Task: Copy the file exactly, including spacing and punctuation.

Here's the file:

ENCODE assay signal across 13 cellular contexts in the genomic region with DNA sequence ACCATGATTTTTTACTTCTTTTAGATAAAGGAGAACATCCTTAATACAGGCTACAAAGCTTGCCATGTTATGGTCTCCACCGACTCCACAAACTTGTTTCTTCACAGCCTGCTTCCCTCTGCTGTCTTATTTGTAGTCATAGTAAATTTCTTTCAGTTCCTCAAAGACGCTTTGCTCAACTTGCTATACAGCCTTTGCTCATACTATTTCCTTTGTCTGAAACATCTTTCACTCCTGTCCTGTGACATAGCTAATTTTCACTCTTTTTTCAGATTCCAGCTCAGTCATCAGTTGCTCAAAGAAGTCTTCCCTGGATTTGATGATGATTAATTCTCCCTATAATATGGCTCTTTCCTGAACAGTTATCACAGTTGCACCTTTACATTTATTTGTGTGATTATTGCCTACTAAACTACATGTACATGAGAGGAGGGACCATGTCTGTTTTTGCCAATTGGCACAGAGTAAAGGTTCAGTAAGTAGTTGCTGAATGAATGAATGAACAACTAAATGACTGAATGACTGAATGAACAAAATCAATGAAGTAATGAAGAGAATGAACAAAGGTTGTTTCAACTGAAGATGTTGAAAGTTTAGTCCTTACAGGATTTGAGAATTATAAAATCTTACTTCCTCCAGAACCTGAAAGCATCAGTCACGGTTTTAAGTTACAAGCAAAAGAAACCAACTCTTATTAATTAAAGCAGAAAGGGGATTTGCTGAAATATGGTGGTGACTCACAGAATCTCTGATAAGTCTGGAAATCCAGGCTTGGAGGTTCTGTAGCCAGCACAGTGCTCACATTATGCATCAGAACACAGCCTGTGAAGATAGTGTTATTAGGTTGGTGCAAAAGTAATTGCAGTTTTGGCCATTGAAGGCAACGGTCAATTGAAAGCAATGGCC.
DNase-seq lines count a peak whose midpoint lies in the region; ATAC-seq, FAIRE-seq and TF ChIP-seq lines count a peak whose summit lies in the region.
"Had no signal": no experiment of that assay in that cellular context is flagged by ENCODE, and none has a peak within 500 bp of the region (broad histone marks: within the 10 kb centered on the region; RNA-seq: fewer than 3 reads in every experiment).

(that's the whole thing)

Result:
ENCODE assay signal across 13 cellular contexts in the genomic region with DNA sequence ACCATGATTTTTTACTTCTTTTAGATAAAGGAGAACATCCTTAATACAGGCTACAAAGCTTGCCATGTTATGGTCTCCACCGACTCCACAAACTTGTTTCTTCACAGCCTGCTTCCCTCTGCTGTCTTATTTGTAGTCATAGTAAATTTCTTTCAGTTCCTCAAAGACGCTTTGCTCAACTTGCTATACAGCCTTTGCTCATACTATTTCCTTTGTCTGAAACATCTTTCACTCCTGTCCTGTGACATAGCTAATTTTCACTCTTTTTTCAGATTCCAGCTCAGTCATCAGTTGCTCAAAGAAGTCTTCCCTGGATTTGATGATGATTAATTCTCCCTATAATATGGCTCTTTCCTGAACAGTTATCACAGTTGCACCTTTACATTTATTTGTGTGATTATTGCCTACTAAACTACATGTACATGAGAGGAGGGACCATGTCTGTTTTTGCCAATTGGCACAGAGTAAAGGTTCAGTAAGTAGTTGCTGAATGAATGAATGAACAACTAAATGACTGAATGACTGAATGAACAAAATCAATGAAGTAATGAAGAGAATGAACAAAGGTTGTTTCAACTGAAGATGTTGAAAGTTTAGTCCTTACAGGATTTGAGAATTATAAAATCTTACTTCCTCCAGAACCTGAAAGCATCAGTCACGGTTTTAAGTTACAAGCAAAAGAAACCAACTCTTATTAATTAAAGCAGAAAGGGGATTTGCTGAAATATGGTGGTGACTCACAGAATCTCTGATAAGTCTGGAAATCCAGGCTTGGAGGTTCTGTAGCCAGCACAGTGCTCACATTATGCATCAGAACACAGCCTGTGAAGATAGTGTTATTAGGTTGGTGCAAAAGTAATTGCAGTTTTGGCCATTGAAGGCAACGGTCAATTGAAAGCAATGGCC.
DNase-seq lines count a peak whose midpoint lies in the region; ATAC-seq, FAIRE-seq and TF ChIP-seq lines count a peak whose summit lies in the region.
"Had no signal": no experiment of that assay in that cellular context is flagged by ENCODE, and none has a peak within 500 bp of the region (broad histone marks: within the 10 kb centered on the region; RNA-seq: fewer than 3 reads in every experiment).